The Headache Diagnosis and Management Series for the Chiropractor, Part V

By Darryl Curl
This is the fifth article of the series on headache diagnosis and management. Previous articles of this series may be found on the DC website.

Did you know that 35%-40% of patients who seek treatment for their headache suffer from daily or near-daily headache? Today, we will delve into the five subtypes of chronic daily headache (CDH). By the way, did you speak to your patients to see if they ever experienced CDH and what they did to resolve their predicament? Please, take the time to do so.

CDH Classification

CDH, as we have learned, consists of only five headache subtypes. This is fortunate in the differential diagnosis for sufferers of daily or near-daily headache, because the limited list greatly eases the burden of diagnosis and management for the chiropractor.

The five subtypes of CDH are:

  1. chronic tension-type headache (CTTH);
  2. CTTH-migraine complex;
  3. new persistent daily headache;
  4. post-head trauma headache; and
  5. cervicogenic headache.

Quick Reference to Key Features

CTTH Features

• pressing, tightening;
• usually mild to moderate in severity;
• may inhibit (but not prohibit) ADLs;
• bilateral, may have pericranial or cervical tenderness;
• not aggravated by physical activity;
• no vomiting; and
• may have nausea, photophobia or phonophobia.

CTTH-Migraine Complex That Is Transformed from Migraine

• may not retain migrainous features;
• some days there are migraine features or TTH features;
• migraine attacks interspersed with periods of TTH;
• females show definite exacerbation perimenstrually; and
• may develop suddenly or gradually.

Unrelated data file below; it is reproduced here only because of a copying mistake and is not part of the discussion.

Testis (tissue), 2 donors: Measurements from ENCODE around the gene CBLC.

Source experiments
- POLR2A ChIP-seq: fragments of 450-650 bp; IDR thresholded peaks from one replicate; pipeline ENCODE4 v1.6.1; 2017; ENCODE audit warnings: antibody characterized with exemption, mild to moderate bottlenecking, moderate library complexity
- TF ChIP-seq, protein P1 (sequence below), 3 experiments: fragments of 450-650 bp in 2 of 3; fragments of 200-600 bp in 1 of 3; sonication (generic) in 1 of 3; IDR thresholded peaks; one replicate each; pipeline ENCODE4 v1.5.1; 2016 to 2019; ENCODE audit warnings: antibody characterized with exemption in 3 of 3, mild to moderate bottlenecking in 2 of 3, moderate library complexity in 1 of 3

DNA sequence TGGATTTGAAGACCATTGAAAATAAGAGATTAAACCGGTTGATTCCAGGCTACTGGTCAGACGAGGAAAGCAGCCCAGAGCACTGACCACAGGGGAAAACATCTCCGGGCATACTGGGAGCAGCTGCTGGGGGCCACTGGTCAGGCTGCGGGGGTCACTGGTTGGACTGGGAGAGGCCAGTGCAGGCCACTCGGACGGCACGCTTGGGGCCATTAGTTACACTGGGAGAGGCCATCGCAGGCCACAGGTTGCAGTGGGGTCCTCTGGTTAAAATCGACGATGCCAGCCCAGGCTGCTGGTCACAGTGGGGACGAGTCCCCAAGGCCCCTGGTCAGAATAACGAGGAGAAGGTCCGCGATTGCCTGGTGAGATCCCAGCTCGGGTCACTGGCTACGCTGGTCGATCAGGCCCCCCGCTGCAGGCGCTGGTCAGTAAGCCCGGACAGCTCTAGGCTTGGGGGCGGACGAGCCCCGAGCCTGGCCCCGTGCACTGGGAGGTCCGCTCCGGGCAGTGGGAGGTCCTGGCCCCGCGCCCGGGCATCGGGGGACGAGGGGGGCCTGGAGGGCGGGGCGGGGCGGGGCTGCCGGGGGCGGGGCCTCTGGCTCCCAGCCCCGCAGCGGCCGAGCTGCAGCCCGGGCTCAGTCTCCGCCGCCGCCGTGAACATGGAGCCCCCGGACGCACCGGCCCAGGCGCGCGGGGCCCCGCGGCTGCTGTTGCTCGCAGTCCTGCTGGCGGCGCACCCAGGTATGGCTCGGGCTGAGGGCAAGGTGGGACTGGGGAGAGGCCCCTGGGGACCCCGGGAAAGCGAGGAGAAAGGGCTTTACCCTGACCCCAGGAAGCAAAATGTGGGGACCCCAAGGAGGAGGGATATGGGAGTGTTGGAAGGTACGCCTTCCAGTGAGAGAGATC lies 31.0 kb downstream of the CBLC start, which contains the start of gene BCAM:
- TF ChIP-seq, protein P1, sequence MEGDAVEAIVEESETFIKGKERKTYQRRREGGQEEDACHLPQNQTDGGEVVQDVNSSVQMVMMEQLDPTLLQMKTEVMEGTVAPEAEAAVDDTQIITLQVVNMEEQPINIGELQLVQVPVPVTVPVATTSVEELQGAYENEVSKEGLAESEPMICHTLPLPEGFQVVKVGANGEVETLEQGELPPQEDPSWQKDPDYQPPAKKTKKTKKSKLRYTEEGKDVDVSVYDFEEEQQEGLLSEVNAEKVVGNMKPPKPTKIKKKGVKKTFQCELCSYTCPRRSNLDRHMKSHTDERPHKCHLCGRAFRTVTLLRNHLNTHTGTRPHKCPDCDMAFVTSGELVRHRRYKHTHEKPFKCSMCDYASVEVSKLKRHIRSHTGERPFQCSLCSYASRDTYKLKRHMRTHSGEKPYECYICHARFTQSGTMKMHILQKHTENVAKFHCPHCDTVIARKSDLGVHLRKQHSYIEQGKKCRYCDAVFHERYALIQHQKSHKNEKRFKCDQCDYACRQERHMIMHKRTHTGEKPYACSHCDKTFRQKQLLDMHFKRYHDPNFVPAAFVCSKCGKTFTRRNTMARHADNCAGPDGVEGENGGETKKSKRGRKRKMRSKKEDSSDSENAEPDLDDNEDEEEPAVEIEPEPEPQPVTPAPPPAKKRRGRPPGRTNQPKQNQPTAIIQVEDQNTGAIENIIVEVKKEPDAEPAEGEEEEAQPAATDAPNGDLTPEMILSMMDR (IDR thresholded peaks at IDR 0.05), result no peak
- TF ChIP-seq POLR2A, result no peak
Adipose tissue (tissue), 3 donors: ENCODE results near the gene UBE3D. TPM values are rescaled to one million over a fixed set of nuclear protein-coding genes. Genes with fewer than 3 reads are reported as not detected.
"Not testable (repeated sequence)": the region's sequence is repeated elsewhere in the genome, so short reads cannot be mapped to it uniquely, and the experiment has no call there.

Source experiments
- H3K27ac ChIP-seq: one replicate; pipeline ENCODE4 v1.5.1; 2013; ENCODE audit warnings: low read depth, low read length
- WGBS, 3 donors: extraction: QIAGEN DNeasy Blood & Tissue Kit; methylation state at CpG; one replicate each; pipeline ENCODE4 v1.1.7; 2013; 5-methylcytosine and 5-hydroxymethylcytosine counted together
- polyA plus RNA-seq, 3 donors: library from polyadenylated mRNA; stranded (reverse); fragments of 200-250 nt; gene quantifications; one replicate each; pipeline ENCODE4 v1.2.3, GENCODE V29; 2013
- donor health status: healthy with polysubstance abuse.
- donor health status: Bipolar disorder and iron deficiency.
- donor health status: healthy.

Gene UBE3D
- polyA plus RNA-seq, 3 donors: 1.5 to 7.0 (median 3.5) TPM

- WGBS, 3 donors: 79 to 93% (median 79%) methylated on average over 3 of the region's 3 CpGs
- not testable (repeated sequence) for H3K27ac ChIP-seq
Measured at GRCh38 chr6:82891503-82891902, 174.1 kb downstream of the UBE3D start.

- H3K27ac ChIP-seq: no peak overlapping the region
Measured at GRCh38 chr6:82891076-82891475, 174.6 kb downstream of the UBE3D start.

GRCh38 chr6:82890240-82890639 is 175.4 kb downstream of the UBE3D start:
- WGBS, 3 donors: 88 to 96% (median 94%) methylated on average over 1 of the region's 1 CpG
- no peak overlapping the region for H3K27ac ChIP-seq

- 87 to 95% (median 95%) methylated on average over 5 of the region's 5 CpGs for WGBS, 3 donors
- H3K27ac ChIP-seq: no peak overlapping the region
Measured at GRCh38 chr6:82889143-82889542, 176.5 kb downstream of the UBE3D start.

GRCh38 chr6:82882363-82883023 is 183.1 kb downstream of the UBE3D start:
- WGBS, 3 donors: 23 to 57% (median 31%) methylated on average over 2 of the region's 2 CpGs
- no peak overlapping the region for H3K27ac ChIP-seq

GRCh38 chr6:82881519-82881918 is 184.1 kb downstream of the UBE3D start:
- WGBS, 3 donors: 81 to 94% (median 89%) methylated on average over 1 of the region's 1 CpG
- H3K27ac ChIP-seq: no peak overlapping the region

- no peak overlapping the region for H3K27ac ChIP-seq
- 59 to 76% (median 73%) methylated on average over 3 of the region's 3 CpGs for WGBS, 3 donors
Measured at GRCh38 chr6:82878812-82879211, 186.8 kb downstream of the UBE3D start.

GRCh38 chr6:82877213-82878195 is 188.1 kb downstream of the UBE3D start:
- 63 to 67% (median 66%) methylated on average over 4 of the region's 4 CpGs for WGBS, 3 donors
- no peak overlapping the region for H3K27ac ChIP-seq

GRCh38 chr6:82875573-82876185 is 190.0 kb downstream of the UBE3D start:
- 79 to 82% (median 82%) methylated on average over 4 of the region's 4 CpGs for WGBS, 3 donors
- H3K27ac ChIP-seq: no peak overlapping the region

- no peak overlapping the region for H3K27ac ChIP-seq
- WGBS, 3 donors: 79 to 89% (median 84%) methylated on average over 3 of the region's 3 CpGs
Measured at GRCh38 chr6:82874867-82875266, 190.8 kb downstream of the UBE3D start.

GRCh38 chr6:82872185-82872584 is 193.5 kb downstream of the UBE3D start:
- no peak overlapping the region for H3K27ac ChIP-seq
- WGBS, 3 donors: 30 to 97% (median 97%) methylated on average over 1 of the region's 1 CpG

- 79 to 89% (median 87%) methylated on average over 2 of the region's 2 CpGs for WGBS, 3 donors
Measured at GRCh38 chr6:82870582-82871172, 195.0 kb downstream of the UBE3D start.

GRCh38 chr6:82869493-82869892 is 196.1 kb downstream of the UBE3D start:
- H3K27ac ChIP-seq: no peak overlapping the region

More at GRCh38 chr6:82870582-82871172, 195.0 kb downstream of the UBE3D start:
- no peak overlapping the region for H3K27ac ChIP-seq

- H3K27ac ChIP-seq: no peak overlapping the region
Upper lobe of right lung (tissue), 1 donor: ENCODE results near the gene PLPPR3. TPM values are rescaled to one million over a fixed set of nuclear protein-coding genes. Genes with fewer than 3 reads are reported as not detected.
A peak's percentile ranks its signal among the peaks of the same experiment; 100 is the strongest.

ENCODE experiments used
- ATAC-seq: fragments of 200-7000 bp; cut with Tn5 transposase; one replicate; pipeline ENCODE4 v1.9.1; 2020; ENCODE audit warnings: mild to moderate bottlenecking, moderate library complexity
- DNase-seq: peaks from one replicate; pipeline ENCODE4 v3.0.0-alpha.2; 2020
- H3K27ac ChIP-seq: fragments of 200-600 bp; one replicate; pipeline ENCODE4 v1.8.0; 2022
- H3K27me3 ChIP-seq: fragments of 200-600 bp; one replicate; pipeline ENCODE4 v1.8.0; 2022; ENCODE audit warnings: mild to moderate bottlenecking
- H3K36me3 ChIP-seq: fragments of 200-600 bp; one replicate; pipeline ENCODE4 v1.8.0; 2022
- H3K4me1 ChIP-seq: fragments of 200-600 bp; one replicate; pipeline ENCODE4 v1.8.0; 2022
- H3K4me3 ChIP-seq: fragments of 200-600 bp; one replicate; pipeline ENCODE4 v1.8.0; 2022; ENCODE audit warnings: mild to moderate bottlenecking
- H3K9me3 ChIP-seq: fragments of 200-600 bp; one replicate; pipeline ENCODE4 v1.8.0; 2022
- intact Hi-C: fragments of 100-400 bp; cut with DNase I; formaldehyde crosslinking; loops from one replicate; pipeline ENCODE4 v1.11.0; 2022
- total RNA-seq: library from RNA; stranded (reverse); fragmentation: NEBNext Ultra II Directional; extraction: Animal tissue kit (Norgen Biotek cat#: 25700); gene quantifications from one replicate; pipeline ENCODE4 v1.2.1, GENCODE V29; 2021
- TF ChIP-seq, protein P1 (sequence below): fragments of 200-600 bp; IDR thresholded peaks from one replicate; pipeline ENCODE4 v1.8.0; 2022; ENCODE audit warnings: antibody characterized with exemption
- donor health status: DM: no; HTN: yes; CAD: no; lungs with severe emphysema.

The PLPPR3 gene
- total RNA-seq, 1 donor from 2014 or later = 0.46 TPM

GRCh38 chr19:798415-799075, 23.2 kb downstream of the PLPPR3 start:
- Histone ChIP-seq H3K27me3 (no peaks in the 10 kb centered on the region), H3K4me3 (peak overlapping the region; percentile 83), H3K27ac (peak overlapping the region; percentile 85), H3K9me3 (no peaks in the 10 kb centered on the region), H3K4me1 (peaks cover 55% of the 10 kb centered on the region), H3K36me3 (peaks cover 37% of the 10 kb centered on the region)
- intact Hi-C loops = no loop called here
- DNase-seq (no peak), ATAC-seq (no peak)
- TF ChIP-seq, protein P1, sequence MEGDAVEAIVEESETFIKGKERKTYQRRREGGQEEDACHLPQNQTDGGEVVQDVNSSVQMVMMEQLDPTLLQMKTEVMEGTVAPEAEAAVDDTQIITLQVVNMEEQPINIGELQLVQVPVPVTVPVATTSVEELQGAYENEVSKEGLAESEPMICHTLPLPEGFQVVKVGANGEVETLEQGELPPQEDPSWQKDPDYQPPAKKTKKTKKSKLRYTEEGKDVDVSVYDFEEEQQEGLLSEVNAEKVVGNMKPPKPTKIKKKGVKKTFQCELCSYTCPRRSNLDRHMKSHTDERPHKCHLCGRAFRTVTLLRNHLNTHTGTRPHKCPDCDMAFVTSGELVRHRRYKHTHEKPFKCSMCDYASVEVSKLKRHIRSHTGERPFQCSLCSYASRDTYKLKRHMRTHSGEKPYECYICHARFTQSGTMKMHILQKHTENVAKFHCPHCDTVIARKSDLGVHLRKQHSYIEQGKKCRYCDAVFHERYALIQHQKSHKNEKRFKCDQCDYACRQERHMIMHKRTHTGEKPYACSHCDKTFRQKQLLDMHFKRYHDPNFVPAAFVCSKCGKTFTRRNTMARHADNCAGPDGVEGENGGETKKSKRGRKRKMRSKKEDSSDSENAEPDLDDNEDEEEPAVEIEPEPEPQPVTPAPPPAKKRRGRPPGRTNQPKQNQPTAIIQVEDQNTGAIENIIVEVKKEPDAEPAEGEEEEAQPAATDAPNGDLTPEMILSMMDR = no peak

CTTH-Migraine Complex That Is Transformed from TTH

• an uncommon type of headache (seen in only 3% to 15% of cases);
• migrainous features are infrequent;
• no significant history of migraine; and
• CTTH-migraine complex may develop suddenly or gradually.

The causes for the two rates of onset for the CTTH-migraine complex are described below.

CTTH-Migraine Complex (sudden onset) Causes

• recent trauma to head and neck;
• recent flu-like illness;
• recent aseptic meningitis;
• recent surgery;
• recent myelography; or
• recent medical illness

CTTH-Migraine Complex (gradual onset) Causes

• history of analgesic or ergotamine overuse;
• abnormal personality profile (depression);
• stress (home, work, family life) - the most common stress is a traumatic life event;
• history of hypertension treatment;
• chronic use of nonheadache medications, including sex hormones;
• in 20% of cases, no identifiable factor.

New Persistent Daily Headache

• no history of migraine, cervicogenic headache or tension-type headache;
• requires a "new headache" workup and often a neurological referral.

Post-Head Trauma Headache

• variable history of migraine, cervicogenic headache or tension-type headache;
• requires a "new headache" workup and often a referral to a neurologist.

Cervicogenic Headache (CGH)

• has been accepted by the International Association for the Study of Pain;
• not a disease, but a reaction pattern.
• best viewed as a final common pathway for several pain-generating disorders in the neck; • may be unilateral or bilateral;
• preponderance in females;
• iatrogenic precipitation is confirmatory.
• fulfills major criteria;
• head pain characteristics and other characteristics/features are not obligatory.

There is much more to say about cervicogenic headache. Next time, we will delve further into CGH and its specific diagnostic criteria.


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